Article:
Cashmere. Here often had the Light of the Faith, They'll weep for the Chieftain who died on that Jehanguire, wandered with his beloved and beautiful

Nourmahal, and here would LALLA Rooki have mountain,

been happy to remain for ever, giving up the throne They'll weep for the Maiden who sleeps in this wave.

of Bucharia and the world, for FERAMORZ and love in this sweet lonely valley. The time was now fast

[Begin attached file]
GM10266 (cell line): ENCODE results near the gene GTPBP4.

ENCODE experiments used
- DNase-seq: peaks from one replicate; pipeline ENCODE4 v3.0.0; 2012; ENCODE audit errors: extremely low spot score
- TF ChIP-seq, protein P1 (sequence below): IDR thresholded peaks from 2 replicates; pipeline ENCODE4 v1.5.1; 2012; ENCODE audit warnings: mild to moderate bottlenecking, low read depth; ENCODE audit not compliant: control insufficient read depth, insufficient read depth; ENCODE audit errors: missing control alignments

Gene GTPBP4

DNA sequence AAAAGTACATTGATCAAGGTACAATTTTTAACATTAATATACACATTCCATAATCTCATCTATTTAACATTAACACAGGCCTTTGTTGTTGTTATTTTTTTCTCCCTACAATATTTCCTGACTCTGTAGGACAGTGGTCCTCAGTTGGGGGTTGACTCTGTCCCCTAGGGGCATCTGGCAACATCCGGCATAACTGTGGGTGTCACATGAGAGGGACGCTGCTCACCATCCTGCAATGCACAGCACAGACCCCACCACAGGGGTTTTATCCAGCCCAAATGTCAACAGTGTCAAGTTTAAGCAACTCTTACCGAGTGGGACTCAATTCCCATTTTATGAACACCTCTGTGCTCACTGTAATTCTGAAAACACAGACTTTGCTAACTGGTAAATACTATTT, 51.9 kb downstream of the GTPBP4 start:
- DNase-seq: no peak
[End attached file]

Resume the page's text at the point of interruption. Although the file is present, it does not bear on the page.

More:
approaching when she must see him no longer-or The singular placidity with which FADLADEEN see him with eyes whose every look belonged to had listened, during the latter part of this obnoxious another; and there was a melancholy preciousness in story, surprised the Princess and FERAMORZ exceed- these last moments, which made her heart cling to ingly; and even inclined towards him the hearts of them as it would to life. During the latter part of these unsuspicious young persons, who little knew the journey, indeed, she had sunk into a deep sadness, the source of a complacency so marvellous. The from which nothing but the presence of the young truth was, he had been organizing, for the last few minstrel could awake her. Like those lamps in days, a most notable plan of persecution against the tombs, which only light up when the air is admitted, poet, in consequence of some passages that had fal- it was only at his approach that her eyes became len from him on the second evening of recital, which smiling and animated. But here, in this dear valley, appeared to this worthy Chamberlain to contain lan- every moment was an age of pleasure ; she saw him guage and principles, for which nothing short of the all day, and was, therefore, all day happy-resemsummary criticism of the Chabuk2 would be advisa- bling, she often thought, that people of Zinge, who ble. It was his intention, therefore, immediately on attribute the unfading cheerfulness they enjoy to one their arrival at Cashmere, to give information to the genial star that rises nightly over their heads." king of Bucharia of the very dangerous sentiments The whole party, indeed, seemed in their liveliest of his minstrel; and if, unfortunately, that monarch mood during the few days they passed in this delightdid not act with suitable vigour on the occasion, (that ful solitude. The young attendants of the Princess, is, if he did not give the Chabuk to Feramorz, and who were here allowed a freer range than they could A place to FADLADEEN,) there would be an end, he safely be indulged with in a less sequestered place, feared, of all legitimate government in Bucharia. He ran wild among the gardens, and bounded through could not help, however, auguring beiter both for the meadows, lightly as young roes over the aromatic himself and the cause of potentates in general; and plains of Tibet. While FADLADEEN, beside the spiit was the pleasure arising from these mingled antici. ritual comfort he derived from a pilgrimage to the pations that diffused such unusual satisfaction through tomb of the Saint from whom the valley is named, his features, and made his eyes shine out, like poppies had opportunities of gratifying, in a small way, his of the desert, over the wide and lifeless wilderness taste for victims, by putting to death some hundreds of that countenance.